3. The story of Joseph being forgotten in prison for an additional two years is familiar to many who have had high hopes and been let down.


Many have cried out to God while waiting for him. Jesus himself cried out on the cross, seeking the Father.


Matthew 27:46 And about the ninth hour Jesus cried out with a loud voice, saying, “Eli, Eli, lema sabachthani?” that is, “My God, my God, why have you forsaken me?”


Then, Pharaoh has two unsettling dreams back to back. In his first dream, seven fat cows appear out of the Nile River. Then, in a strange turn of events, the seven fat cows are eaten by seven skinny cows. In Pharaoh’s second dream, seven healthy heads of grain were consumed by seven thin heads of grain.


Pharaoh knew that these dreams had spiritual significance. The Egyptians believed that sleep placed people in real and direct contact with the other world where not only the dead but the gods dwell. None of Pharaoh’s wise men were able to interpret these dreams. The cupbearer overhears Pharaoh’s dilemma. Guess who the cupbearer remembers? He remembers Joseph.


Pharaoh has Joseph brought in before him. Pharaoh expects Joseph to understand the purpose of his terrifying dreams. We have every indication that Joseph was a man of prayer and faith. Joseph explained that knowledge like this is from God.


4. Joseph relied on God for direction and strength.


Genesis 41:16 Joseph answered Pharaoh, “It is not in me; God will give Pharaoh a favorable answer.”


By God’s wisdom, Joseph explained Pharaoh’s dream.


Genesis 41:28-31 It is as I told Pharaoh; God has shown to Pharaoh what he is about to do. 29 There will come seven years of great plenty throughout all the land of Egypt, 30 but after them there will arise seven years of famine, and all the plenty will be forgotten in the land of Egypt. The famine will consume the land, 31 and the plenty will be unknown in the land by reason of the famine that will follow, for it will be very severe.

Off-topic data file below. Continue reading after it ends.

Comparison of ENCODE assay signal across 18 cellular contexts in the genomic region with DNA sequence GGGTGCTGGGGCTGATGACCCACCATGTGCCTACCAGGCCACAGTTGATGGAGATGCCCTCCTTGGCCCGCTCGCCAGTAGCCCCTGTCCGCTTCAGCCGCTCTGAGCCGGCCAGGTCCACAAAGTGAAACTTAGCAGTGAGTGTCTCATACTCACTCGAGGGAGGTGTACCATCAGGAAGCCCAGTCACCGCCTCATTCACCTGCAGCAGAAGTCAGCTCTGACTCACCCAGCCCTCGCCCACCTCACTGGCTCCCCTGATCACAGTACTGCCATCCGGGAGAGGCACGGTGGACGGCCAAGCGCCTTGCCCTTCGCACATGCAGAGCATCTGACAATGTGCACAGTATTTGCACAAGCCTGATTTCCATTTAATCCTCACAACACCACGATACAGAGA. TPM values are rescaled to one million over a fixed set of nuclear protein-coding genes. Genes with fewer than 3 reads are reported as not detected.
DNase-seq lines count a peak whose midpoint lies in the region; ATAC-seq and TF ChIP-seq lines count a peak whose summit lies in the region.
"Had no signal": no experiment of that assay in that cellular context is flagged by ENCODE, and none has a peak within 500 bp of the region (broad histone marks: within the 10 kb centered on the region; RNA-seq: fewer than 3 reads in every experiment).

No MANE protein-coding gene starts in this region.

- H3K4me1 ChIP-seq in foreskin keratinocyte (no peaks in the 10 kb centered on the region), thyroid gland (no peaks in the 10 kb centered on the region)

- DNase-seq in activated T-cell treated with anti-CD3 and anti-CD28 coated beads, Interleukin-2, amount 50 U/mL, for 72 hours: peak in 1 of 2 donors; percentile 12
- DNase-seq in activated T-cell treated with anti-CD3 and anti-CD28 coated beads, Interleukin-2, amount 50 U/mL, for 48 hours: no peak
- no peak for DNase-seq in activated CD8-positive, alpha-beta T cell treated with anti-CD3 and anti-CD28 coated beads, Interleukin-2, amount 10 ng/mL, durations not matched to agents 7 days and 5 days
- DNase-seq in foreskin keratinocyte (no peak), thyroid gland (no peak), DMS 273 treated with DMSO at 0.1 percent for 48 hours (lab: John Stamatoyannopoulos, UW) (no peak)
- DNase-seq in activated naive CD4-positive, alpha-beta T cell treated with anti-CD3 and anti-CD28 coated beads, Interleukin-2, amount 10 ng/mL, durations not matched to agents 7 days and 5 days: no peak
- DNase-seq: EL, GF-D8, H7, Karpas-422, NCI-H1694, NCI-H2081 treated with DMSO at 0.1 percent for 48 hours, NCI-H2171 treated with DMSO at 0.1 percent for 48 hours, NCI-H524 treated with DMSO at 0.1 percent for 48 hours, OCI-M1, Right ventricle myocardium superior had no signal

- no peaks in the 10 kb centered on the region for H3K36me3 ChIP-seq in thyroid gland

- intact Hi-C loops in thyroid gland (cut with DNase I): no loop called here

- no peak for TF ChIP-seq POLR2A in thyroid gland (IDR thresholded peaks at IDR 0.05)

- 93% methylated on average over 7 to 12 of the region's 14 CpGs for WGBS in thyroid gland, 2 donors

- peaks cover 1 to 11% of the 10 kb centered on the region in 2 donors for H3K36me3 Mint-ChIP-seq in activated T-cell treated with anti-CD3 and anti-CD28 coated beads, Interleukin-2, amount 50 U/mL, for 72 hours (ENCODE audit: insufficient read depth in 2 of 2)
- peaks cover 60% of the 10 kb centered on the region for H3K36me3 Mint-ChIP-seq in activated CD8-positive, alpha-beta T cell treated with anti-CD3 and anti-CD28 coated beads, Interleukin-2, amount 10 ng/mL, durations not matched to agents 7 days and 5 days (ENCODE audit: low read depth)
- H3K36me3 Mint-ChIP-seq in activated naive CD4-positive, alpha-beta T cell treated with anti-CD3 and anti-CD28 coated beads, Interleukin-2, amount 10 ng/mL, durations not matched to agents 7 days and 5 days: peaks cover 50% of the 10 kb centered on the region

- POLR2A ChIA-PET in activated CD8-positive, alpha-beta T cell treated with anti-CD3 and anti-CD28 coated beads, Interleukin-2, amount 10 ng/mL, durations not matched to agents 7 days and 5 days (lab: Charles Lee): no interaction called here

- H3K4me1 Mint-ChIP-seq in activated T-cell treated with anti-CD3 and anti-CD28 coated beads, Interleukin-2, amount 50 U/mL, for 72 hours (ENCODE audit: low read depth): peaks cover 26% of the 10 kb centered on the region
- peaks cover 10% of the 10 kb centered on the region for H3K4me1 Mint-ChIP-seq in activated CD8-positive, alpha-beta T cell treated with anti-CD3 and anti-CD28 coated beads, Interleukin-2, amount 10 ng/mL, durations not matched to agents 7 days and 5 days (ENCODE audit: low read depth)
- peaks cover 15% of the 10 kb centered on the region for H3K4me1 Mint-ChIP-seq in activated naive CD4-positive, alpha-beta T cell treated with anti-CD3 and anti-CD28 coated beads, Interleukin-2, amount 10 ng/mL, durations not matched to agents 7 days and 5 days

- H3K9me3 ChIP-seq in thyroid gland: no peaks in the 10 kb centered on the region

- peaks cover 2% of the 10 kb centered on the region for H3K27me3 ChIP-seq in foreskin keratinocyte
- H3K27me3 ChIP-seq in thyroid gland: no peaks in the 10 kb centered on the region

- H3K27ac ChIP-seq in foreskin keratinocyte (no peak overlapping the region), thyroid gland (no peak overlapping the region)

Joseph proposed a plan to tax and store up grain for seven years during the bumper crop and ration the grain during the famine. Pharaoh knew that Joseph was inspired by the Spirit of God and telling the truth.


Genesis 41:38-40 And Pharaoh said to his servants, “Can we find a man like this, in whom is the Spirit of God?” 39Then Pharaoh said to Joseph, “Since God has shown you all this, there is none so discerning and wise as you are. 40 You shall be over my house, and all my people shall order themselves as you command. Only as regards the throne will I be greater than you.”


A skeptic might say that this story is all fabricated and not history. However, a text from Siheil in Southern Egypt dating from the second century BC also tells of a seven-year famine followed by years of plenty in the timeframe of the biblical Joseph.[2]


Pharaoh gave his signet ring to Joseph, clothed him in robes of the elite, and put a gold necklace around Joseph’s neck. Joseph, an abandoned immigrant slave and prisoner, arose to the rank of second in command in one of the most powerful civilizations in world history.


Genesis 41:55 When all the land of Egypt was famished, the people cried to Pharaoh for bread. Pharaoh said to all the Egyptians, “Go to Joseph. What he says to you, do.”


Joseph rose through the ranks of hatred, slavery, and prison, demonstrating his reliance and trust in God every step along the way. Joseph’s prison experience became a stepping stone to the palace. Joseph married a woman from an influential family and had two sons, Ephraim and Manasseh. Joseph became a wise man without peer.


Joseph’s story is about one righteous man who suffered to save not only one nation but many. Joseph even had the grace and humility to tell his brothers in the end that their evil was used for God’s purpose.